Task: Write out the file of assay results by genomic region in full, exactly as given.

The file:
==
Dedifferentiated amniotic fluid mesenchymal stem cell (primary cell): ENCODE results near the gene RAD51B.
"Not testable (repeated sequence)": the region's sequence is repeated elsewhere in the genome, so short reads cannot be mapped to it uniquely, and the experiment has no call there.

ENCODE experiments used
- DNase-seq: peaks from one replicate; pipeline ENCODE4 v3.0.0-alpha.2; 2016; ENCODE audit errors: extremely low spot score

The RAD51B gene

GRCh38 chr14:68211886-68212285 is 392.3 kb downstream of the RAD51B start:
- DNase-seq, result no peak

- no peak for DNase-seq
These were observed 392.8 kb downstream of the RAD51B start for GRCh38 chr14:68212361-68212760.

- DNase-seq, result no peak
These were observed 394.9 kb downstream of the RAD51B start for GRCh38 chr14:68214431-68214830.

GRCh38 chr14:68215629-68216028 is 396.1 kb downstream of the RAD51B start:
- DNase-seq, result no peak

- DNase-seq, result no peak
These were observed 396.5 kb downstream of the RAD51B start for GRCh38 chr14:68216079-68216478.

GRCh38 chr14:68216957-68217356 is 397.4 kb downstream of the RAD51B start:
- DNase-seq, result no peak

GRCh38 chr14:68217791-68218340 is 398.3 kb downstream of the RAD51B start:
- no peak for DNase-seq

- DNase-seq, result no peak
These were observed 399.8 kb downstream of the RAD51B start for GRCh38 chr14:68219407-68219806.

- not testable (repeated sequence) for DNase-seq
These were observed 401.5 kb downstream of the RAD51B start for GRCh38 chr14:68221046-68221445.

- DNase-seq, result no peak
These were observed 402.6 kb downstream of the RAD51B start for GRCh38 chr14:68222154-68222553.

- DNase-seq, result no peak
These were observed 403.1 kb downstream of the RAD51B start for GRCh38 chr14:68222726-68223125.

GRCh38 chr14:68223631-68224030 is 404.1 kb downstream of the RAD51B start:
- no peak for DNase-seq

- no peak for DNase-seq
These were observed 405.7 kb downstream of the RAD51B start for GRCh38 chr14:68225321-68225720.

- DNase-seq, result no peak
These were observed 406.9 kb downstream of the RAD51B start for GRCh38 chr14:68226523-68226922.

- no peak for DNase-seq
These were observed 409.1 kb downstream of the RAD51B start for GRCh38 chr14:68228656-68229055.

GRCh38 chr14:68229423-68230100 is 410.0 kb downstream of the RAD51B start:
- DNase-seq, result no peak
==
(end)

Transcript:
Dedifferentiated amniotic fluid mesenchymal stem cell (primary cell): ENCODE results near the gene RAD51B.
"Not testable (repeated sequence)": the region's sequence is repeated elsewhere in the genome, so short reads cannot be mapped to it uniquely, and the experiment has no call there.

ENCODE experiments used
- DNase-seq: peaks from one replicate; pipeline ENCODE4 v3.0.0-alpha.2; 2016; ENCODE audit errors: extremely low spot score

The RAD51B gene

GRCh38 chr14:68211886-68212285 is 392.3 kb downstream of the RAD51B start:
- DNase-seq, result no peak

- no peak for DNase-seq
These were observed 392.8 kb downstream of the RAD51B start for GRCh38 chr14:68212361-68212760.

- DNase-seq, result no peak
These were observed 394.9 kb downstream of the RAD51B start for GRCh38 chr14:68214431-68214830.

GRCh38 chr14:68215629-68216028 is 396.1 kb downstream of the RAD51B start:
- DNase-seq, result no peak

- DNase-seq, result no peak
These were observed 396.5 kb downstream of the RAD51B start for GRCh38 chr14:68216079-68216478.

GRCh38 chr14:68216957-68217356 is 397.4 kb downstream of the RAD51B start:
- DNase-seq, result no peak

GRCh38 chr14:68217791-68218340 is 398.3 kb downstream of the RAD51B start:
- no peak for DNase-seq

- DNase-seq, result no peak
These were observed 399.8 kb downstream of the RAD51B start for GRCh38 chr14:68219407-68219806.

- not testable (repeated sequence) for DNase-seq
These were observed 401.5 kb downstream of the RAD51B start for GRCh38 chr14:68221046-68221445.

- DNase-seq, result no peak
These were observed 402.6 kb downstream of the RAD51B start for GRCh38 chr14:68222154-68222553.

- DNase-seq, result no peak
These were observed 403.1 kb downstream of the RAD51B start for GRCh38 chr14:68222726-68223125.

GRCh38 chr14:68223631-68224030 is 404.1 kb downstream of the RAD51B start:
- no peak for DNase-seq

- no peak for DNase-seq
These were observed 405.7 kb downstream of the RAD51B start for GRCh38 chr14:68225321-68225720.

- DNase-seq, result no peak
These were observed 406.9 kb downstream of the RAD51B start for GRCh38 chr14:68226523-68226922.

- no peak for DNase-seq
These were observed 409.1 kb downstream of the RAD51B start for GRCh38 chr14:68228656-68229055.

GRCh38 chr14:68229423-68230100 is 410.0 kb downstream of the RAD51B start:
- DNase-seq, result no peak